Foundations Announce New Fellowship for Experienced Public Servants
NEW YORK—The Open Society Foundations are pleased to announce the recipients of the Leadership in Government Fellowship, a new initiative supporting seasoned public servants whose work in government has advanced economic and social justice.
The eight fellows, chosen from the senior ranks of federal, state, and local government, will work on a wide variety of issue areas: devising new ways to bring criminal justice reform to local prosecutors’ offices; developing new strategies for helping school children exposed to trauma; improving life outcomes for low-wage workers, immigrants, and boys and men of color; and closing the digital divide, and more.
The program is intended to help fellows build on their time in the public sector to develop ideas and strategies that advance the values of an open society. Fellows are also encouraged to reflect on their public service as they decide on the next steps in their careers and share insights with advocates and others about how to make policy change—at a time when public confidence in government has reached historic lows.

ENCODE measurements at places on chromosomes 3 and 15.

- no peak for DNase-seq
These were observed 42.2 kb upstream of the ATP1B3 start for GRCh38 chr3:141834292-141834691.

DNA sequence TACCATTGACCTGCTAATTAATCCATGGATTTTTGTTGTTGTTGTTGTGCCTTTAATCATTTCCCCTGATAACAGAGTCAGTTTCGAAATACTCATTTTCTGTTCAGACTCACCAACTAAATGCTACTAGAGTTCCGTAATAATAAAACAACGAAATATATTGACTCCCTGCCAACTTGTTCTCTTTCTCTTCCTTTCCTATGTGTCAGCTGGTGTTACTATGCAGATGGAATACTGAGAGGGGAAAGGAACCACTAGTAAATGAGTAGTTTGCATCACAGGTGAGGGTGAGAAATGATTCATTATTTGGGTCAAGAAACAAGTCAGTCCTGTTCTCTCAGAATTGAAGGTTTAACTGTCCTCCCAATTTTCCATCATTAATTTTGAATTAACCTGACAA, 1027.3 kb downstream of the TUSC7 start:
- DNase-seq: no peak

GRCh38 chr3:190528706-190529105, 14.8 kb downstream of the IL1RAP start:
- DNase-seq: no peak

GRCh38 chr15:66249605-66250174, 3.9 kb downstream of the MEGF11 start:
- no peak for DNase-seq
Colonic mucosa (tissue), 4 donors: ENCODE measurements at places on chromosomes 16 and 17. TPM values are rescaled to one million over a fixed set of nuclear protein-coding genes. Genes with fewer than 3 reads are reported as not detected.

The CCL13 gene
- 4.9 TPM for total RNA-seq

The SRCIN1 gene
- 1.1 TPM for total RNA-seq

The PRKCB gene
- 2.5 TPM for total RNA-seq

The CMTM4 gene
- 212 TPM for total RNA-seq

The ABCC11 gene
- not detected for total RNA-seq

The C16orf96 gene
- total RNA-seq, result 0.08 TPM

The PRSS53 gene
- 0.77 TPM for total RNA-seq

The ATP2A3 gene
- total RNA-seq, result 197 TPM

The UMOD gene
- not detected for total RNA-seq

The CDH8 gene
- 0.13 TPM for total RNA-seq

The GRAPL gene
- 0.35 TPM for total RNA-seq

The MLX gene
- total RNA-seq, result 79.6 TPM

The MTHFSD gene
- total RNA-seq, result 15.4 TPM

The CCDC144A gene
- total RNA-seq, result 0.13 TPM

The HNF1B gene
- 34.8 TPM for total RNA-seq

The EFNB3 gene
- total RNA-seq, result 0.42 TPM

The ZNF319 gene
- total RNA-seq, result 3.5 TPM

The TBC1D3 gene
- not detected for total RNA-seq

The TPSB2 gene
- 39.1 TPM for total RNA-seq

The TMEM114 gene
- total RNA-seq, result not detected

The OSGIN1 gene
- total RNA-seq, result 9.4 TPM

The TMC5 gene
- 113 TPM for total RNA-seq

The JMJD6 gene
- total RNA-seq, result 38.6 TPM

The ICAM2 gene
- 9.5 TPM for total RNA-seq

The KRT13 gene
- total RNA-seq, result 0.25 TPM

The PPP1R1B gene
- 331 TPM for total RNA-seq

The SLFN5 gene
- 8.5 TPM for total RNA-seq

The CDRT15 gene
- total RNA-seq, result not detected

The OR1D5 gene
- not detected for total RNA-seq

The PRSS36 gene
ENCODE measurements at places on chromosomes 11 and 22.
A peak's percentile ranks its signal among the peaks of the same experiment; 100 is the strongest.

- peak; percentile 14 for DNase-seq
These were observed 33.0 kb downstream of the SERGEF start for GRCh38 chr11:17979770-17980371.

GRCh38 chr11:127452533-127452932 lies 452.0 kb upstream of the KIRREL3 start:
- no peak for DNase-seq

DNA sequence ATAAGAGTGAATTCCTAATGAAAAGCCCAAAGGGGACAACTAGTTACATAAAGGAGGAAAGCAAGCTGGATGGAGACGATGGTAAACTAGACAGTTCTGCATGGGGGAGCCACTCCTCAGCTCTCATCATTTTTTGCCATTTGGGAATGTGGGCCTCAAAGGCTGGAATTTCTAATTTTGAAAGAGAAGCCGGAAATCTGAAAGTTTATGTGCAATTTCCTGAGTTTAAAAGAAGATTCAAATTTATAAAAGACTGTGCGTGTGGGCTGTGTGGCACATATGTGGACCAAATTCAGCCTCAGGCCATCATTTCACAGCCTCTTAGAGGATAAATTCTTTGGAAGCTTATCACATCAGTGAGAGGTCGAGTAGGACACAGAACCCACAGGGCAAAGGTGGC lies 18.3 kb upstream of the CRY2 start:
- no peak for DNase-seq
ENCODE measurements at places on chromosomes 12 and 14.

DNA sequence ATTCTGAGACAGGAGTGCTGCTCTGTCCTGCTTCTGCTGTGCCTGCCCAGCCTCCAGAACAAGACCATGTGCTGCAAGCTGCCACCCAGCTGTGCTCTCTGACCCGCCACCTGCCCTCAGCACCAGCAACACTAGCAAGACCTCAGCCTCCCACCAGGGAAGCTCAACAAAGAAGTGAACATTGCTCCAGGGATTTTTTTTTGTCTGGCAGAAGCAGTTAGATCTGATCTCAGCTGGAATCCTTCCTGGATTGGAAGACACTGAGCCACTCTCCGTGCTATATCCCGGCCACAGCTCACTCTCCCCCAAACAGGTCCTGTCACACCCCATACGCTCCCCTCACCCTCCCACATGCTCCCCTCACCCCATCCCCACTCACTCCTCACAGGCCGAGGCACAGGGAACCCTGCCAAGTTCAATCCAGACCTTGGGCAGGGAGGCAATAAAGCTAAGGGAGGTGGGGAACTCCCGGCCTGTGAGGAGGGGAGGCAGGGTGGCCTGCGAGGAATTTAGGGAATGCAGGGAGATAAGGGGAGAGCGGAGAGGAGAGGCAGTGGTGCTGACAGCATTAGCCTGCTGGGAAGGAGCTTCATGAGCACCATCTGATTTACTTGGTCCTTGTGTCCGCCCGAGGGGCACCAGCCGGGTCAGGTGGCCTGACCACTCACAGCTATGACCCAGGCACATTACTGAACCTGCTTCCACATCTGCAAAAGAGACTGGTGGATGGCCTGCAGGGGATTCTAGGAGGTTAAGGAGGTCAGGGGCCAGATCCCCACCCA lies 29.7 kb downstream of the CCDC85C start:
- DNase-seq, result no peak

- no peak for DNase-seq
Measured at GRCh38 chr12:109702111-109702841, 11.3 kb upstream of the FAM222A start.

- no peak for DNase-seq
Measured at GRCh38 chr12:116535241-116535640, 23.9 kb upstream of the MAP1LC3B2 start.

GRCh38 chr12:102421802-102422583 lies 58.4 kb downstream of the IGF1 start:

“We are thrilled to launch this fellowship program and are honored and humbled to have the level of expertise, diversity, and talent that this cohort brings,” said Andrea Batista Schlesinger, deputy director of the Open Society Foundations’ U.S. Programs, who conceived of and launched the initiative. “Our fellows have tackled some of the toughest issues facing our country in their previous work. We are confident that this fellowship will allow them to continue to work toward economic and social justice while deepening our understanding of the government perspective in advancing change.”
The 2016 Leadership in Government Fellows, the inaugural recipients of what will become an annual award, will receive stipends of $100,000 to $133,000 to help facilitate projects lasting between 12 and 18 months. Fellows will devote up to 32 hours a week to their projects.
“I think this is a time for groundbreaking, a time of transition in our governments,” said Anurima Bhargava, a Leadership in Government Fellow who recently left her post as chief of the Educational Opportunities section of the Justice Department’s Civil Rights Division. “The fellowship provides me the space and flexibility to return to the transformative work I had the privilege to engage in at the Department of Justice, but allows for the use of a different set of tools, room to engage with a different set of partners, and an opportunity to learn and build different bridges. I look forward to the time to reflect and strategize, after years of feeling a constant need to triage and react quickly within government.”